I'm an alum of Central Michigan University, who's nickname is the Chippewas; they have a good relationship with the Ojibwe/Chippewa tribe whose reservation is just off campus. When the NCAA tried to ban Native-American nicknames, CMU got a waiver after the real Chips next door said they were cool with the nickname. If I recall correctly, the Seminole tribe similarly vouched for Florida State's nickname.
The Washington Redskins are in the news not for RG3's rehab but for another round of protest by Native American activists. I'm not sure if name has quite the pejoritive nature that they attribute to it, equating it to "the N-word." Considering that a fairly culturally sensitive guy who refrains from such put-downs is comfortable using it either means I have a blind spot or, to borrow from Inigo Montoya, that the word doesn't mean what the protesters think it means to modern Americans.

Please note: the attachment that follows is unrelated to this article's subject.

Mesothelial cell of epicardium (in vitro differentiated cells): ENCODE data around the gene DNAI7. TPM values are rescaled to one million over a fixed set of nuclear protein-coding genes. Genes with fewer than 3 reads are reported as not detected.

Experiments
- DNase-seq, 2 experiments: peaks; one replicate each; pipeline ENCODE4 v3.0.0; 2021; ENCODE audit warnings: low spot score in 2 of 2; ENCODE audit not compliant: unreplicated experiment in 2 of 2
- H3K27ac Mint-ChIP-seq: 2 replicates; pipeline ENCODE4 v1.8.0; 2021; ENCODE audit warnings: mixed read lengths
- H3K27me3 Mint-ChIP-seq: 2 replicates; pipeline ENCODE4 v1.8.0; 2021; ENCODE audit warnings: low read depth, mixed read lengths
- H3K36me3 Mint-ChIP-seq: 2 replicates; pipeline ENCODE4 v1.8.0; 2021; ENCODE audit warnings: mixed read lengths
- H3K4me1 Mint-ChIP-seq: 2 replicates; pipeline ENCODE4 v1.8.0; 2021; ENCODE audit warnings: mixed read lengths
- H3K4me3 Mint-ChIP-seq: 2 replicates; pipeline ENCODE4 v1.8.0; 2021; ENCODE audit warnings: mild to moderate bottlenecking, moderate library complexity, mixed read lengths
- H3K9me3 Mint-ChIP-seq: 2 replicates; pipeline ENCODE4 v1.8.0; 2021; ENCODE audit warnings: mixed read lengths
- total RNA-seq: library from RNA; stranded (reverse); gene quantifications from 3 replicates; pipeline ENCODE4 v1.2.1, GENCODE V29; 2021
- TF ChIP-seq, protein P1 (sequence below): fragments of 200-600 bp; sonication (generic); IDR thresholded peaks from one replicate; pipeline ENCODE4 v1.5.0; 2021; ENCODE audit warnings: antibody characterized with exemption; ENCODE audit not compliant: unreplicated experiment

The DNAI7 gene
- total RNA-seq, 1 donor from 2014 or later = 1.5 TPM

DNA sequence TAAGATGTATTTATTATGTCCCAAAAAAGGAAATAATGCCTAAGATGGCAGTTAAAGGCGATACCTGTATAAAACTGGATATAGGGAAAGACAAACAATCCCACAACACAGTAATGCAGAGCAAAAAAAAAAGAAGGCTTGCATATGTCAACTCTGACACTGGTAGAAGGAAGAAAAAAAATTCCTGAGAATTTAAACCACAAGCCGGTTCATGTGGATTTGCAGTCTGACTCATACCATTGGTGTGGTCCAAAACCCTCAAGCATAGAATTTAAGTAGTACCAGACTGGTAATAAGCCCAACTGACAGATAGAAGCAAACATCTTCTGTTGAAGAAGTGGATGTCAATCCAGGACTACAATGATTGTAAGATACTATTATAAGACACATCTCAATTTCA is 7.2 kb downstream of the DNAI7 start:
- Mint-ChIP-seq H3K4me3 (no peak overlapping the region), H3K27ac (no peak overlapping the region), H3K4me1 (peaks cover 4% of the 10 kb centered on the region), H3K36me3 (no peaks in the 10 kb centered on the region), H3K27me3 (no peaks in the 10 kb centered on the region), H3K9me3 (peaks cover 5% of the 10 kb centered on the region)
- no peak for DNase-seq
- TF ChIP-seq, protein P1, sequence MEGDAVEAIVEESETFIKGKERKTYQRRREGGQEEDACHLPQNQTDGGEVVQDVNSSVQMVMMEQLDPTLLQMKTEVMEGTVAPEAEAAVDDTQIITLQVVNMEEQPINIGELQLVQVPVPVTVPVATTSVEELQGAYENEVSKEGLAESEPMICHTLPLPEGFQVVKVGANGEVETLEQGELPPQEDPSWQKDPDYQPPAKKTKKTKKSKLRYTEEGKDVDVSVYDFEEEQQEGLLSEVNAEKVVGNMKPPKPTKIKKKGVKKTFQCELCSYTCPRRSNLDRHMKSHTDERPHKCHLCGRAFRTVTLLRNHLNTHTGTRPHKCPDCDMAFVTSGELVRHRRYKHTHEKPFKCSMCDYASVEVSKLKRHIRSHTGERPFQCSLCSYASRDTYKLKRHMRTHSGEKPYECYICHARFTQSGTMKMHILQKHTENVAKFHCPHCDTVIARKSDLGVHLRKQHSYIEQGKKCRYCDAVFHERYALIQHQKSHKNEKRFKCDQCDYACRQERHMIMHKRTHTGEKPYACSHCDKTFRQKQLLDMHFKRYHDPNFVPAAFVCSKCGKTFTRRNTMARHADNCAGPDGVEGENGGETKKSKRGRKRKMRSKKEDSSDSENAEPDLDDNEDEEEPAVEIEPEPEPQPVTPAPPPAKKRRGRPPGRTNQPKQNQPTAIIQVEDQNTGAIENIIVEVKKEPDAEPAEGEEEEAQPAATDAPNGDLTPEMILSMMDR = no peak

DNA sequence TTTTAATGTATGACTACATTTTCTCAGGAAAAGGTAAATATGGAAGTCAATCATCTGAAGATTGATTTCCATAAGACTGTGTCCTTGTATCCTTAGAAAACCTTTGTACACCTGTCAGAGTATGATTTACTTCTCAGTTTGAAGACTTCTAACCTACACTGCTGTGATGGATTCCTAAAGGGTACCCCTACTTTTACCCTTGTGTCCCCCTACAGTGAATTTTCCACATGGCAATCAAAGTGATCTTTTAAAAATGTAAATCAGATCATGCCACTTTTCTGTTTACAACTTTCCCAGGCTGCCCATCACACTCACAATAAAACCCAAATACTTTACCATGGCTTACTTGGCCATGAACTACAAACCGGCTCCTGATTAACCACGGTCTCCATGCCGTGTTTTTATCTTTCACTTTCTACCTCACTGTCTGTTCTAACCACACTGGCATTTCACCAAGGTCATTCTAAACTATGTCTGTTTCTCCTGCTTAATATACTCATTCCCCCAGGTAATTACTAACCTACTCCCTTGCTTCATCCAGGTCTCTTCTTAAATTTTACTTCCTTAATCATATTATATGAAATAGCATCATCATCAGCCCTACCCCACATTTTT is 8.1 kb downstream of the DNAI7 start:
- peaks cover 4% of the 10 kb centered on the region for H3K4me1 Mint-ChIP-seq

I literally can't recall the last time I heard "redskin" out of the context of the NFL team. Word associate that and I get "the Hawgs" and "Counter-Trey" with "RG3" coming hard on the outside.
Here's Commissioner Goodell's take-
"The Washington Redskins name has thus from its origin represented a positive meaning distinct from any disparagement that could be viewed in some other context," Goodell writes in the letter. "For the team's millions of fans and customers, who represent one of America's most ethnically and geographically diverse fan bases, the name is a unifying force that stands for strength, courage, pride and respect."
Some folks might feel dissed by the nickname, but it's not intended that way. Pacifists might be insulted by the Patriots and an atheist might object to the Saints and Padres, but those aren't going anywhere, either.